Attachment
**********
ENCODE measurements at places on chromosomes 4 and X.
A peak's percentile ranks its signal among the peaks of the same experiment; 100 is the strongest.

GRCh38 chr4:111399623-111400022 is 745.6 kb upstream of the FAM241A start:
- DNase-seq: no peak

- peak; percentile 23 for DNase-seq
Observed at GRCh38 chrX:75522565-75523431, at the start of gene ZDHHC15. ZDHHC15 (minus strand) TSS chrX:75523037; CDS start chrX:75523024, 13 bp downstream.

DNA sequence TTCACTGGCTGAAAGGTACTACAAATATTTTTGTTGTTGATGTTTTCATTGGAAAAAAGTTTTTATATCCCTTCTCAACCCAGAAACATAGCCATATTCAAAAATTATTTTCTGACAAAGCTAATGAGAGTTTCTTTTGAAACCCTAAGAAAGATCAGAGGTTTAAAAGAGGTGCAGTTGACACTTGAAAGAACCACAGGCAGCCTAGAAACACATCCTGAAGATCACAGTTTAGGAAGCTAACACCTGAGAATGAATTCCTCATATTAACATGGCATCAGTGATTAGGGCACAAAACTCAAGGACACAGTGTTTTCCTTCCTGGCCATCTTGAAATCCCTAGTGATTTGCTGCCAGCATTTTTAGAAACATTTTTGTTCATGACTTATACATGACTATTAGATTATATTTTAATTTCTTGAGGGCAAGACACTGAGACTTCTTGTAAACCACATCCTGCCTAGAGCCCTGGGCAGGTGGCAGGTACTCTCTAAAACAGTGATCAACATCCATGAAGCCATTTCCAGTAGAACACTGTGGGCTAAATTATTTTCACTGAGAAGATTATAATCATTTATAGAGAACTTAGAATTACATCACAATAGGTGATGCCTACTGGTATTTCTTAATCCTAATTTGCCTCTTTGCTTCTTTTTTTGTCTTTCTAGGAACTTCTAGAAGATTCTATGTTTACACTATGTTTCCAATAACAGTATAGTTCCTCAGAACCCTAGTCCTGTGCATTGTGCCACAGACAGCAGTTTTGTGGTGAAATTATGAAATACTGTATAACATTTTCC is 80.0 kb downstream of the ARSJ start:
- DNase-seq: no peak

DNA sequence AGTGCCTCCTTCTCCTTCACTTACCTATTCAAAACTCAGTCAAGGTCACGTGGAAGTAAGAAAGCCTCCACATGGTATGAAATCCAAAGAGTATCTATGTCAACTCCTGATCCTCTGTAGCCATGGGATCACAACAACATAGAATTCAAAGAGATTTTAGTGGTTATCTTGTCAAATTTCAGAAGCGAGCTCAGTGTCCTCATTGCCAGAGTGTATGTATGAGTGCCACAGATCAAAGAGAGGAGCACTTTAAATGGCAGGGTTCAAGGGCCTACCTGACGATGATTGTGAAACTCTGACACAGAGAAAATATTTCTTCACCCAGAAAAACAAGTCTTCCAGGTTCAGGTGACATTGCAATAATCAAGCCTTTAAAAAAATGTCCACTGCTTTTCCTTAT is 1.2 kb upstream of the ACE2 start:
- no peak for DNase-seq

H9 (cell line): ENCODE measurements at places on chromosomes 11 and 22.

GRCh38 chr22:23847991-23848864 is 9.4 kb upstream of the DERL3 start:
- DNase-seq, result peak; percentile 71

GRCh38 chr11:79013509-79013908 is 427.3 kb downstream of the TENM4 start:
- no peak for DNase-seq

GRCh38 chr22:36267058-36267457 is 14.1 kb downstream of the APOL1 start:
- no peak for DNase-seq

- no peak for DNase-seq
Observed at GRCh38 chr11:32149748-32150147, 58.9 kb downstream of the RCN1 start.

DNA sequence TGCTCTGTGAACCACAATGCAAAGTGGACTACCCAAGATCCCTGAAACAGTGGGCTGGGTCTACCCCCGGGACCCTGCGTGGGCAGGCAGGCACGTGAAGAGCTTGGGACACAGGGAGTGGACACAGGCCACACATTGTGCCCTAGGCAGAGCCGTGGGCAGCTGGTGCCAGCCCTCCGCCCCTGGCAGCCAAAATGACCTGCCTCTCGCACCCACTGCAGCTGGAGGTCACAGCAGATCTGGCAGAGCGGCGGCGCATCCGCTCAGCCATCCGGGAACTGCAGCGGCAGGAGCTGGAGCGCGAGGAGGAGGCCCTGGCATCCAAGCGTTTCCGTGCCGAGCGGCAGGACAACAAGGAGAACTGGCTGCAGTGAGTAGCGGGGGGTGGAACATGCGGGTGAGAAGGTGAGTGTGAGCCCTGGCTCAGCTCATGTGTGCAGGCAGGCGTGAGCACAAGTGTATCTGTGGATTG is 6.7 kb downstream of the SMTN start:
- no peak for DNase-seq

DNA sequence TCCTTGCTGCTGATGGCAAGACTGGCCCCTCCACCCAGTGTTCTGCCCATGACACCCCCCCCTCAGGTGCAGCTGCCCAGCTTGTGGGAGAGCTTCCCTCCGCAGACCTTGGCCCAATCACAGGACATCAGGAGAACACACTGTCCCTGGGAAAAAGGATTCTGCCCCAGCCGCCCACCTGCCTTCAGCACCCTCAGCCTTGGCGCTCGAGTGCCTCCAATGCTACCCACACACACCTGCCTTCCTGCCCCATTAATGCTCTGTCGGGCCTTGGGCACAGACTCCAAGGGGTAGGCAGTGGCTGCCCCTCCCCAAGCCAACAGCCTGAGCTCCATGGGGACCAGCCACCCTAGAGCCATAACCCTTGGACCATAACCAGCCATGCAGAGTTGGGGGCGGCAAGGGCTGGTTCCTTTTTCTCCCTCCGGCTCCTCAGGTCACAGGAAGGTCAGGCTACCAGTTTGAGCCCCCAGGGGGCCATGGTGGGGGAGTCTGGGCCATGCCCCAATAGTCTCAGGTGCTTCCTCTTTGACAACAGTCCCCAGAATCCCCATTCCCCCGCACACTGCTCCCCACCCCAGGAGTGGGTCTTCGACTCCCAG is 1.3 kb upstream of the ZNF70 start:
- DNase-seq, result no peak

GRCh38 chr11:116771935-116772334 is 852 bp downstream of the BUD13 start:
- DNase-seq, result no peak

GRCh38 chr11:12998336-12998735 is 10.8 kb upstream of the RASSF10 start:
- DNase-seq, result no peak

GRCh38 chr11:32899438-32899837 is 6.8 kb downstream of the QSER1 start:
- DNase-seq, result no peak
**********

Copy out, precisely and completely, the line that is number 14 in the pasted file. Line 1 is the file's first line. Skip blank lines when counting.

GRCh38 chr11:79013509-79013908 is 427.3 kb downstream of the TENM4 start: